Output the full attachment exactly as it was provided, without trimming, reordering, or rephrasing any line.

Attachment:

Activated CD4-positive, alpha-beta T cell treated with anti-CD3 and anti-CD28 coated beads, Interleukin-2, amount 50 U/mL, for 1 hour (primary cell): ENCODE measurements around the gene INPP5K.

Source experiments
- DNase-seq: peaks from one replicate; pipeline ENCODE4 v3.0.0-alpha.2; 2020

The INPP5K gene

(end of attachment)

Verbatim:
Activated CD4-positive, alpha-beta T cell treated with anti-CD3 and anti-CD28 coated beads, Interleukin-2, amount 50 U/mL, for 1 hour (primary cell): ENCODE measurements around the gene INPP5K.

Source experiments
- DNase-seq: peaks from one replicate; pipeline ENCODE4 v3.0.0-alpha.2; 2020

The INPP5K gene